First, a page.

Senate of the Philippines

Senate OKs Philippine accession to UN treaty protecting right to nationality

Mara Cepeda

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Senate OKs Philippine accession to UN treaty protecting right to nationality

IN SESSION. Senate President Vicente Sotto III presides over the hybrid plenary session on November 15, 2021.

Henzberg Austria/Senate PRIB

The Senate says in its resolution that the move is seen as a further affirmation of the Philippines' commitment to human rights

MANILA, Philippines – The Senate has approved a resolution concurring in the Philippines’ accession to the 1961 United Nations treaty aiming to promote and protect the right to nationality. 

Voting 21-0-0, the Philippine Senate approved on third and final reading Proposed Senate Resolution No. 964, which concurs to the country’s accession to the 1961 Convention on the Reduction of Statelessness. 

Among the senators who voted yes was Senator Grace Poe, a foundling who had fought for her right as a natural-born Filipino when her citizenship was questioned during her failed presidential bid in 2016. Poe later won the landmark case at the Supreme Court, which ruled that she can run for president since she is a natural-born Filipino.

The 1961 Convention requires states to set up safeguards in their nationality laws to prevent individuals from becoming stateless at birth and later in life.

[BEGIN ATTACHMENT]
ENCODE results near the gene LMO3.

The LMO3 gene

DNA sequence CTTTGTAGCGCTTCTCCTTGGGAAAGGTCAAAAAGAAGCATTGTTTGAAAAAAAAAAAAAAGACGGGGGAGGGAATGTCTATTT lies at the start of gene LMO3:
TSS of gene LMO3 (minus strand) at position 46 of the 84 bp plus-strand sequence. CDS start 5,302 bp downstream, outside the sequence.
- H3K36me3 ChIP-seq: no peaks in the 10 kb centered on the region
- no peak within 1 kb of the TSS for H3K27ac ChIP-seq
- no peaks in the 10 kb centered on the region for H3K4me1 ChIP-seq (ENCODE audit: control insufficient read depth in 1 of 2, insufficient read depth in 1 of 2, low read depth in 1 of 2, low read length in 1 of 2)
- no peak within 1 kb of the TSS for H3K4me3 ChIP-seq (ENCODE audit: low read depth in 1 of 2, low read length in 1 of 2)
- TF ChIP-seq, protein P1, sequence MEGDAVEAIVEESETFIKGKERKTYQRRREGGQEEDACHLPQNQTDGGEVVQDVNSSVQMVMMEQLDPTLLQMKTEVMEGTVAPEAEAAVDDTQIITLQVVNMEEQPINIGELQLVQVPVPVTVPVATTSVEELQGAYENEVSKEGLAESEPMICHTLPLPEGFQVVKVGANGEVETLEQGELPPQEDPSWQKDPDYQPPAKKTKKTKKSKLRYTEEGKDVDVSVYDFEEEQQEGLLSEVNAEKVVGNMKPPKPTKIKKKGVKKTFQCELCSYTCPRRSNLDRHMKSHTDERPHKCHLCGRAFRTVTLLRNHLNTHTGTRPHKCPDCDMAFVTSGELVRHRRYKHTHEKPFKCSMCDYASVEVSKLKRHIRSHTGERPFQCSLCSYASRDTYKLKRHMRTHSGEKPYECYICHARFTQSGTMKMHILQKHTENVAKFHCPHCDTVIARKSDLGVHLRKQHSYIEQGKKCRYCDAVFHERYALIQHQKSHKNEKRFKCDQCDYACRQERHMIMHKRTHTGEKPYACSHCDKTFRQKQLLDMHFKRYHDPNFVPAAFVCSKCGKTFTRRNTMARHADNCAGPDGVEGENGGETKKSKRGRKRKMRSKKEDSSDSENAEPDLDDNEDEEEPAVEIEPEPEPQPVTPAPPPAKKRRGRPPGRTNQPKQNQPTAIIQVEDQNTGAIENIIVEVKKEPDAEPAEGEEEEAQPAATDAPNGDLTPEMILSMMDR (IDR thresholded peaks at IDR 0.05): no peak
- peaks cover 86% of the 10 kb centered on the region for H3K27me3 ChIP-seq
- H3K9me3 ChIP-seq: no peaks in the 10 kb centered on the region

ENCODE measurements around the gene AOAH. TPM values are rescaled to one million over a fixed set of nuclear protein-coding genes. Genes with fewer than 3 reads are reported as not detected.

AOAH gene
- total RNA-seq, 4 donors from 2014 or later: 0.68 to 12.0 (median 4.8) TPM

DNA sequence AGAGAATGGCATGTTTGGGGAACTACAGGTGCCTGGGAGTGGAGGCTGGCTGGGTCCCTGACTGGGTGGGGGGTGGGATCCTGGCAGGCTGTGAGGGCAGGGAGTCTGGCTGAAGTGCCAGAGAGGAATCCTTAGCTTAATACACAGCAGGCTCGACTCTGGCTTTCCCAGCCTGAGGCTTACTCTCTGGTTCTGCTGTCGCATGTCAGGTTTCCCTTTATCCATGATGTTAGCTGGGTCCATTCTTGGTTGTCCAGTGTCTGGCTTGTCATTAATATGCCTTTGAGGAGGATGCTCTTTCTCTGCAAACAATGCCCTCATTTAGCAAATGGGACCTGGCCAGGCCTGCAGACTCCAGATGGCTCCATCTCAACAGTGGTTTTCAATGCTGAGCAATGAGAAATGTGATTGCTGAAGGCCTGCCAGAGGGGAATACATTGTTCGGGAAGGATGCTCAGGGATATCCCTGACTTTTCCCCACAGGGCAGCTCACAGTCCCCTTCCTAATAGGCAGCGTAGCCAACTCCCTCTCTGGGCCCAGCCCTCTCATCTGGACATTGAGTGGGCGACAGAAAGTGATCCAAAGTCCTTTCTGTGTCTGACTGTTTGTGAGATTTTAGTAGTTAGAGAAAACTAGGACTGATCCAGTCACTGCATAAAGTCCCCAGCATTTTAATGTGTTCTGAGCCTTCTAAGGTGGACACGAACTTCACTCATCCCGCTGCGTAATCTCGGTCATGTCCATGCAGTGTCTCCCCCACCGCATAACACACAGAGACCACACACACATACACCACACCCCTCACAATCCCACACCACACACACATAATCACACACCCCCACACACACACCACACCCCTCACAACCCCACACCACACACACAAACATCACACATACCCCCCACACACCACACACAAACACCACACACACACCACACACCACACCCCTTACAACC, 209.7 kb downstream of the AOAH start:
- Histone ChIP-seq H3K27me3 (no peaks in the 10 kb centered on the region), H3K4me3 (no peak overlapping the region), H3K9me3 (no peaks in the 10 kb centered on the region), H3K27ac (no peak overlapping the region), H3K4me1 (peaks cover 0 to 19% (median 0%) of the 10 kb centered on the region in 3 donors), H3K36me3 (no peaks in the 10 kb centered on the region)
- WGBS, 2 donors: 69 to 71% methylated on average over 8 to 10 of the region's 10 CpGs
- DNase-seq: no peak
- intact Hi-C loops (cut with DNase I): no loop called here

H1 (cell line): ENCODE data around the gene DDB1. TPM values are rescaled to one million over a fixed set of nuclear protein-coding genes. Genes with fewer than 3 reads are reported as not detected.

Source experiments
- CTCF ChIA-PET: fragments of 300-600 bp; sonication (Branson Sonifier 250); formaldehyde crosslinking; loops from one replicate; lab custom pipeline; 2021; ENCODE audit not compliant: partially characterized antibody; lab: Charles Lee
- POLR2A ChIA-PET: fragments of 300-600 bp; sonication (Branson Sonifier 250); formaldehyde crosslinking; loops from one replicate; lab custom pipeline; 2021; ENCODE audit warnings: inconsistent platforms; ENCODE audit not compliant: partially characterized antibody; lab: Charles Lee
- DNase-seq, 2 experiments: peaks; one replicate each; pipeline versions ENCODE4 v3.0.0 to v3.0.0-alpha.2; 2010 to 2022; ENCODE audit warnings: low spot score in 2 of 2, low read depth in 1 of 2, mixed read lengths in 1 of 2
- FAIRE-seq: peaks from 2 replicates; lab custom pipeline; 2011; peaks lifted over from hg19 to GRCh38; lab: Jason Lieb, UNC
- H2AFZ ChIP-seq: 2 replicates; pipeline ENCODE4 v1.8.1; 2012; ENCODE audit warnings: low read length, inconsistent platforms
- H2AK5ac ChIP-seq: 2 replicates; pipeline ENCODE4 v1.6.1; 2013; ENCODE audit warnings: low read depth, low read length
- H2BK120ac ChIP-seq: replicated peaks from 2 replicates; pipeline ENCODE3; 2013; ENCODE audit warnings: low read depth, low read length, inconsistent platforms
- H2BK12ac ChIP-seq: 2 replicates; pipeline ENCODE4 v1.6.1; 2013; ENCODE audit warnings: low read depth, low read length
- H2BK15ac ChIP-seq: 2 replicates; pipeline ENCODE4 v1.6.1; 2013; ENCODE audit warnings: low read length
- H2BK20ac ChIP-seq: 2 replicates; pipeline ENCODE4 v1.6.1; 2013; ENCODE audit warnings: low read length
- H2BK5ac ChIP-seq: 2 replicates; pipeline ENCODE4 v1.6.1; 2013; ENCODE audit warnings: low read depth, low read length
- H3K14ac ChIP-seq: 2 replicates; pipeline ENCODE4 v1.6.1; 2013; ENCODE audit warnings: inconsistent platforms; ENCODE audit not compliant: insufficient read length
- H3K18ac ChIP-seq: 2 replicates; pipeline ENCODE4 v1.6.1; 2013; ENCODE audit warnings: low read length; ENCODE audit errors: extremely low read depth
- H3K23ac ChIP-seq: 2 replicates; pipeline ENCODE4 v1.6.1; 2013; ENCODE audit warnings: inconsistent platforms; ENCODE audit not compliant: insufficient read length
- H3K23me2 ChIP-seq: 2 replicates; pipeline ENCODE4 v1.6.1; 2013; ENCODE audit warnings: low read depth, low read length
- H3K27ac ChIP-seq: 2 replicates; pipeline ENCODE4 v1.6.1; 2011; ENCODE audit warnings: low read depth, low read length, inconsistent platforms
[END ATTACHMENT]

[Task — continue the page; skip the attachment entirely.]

The Senate approval of the statelessness reduction treaty is seen as the Philippines’ further demonstration of its commitment to its international human rights obligations in affirming the rights of all individuals to a nationality. 

Among the Philippines’ declarations in support of the 1961 Convention are the following:

  • Maintains grounds for acquisition, loss, and reacquisition of Philippine citizenship as provided under the 1987 Constitution and relevant domestic laws
  • Declares that a foundling found in the Philippines, in absence of evidence to the contrary, is presumed born to a Filipino parent and is therefore a Filipino citizen
  • Retains grounds for losing Philippine citizenship as provided under Commonwealth Act No. 63
  • To apply the grounds for recognizing a foundling as a Filipino citizen retroactively after the entry into force of the 1961 Convention if it would be “more beneficial and conducive” to the foundling’s well-being

The Senate resolution also states that the Department of Social Welfare and Development and other  relevant agencies must move to register all the births of children born under disadvantageous situations, to avoid becoming stateless. 

The Department of Foreign Affairs and the Department of Labor and Employment should also assist undocumented Filipinos and overseas Filipino workers to prevent any risk of them becoming stateless. This would also apply to their children born outside the Philippines.

The Philippine president may only withdraw from the treaty upon concurrence of the Senate.

President Rodrigo Duterte had ratified the 1961 Convention in August 2021 and later submitted it to the Senate for its concurrence. 

Duterte, however, has gained notoriety worldwide for human rights abuses in his bloody drug war, now the subject of a crimes against humanity probe by the International Criminal Court. –

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Mara Cepeda

Mara Cepeda specializes in stories about politics and local governance. She covers the Office of the Vice President, the Senate, and the Philippine opposition. She is a 2021 fellow of the Asia Journalism Fellowship and the Reham al-Farra Memorial Journalism Fellowship of the UN. Got tips? Email her at or tweet @maracepeda.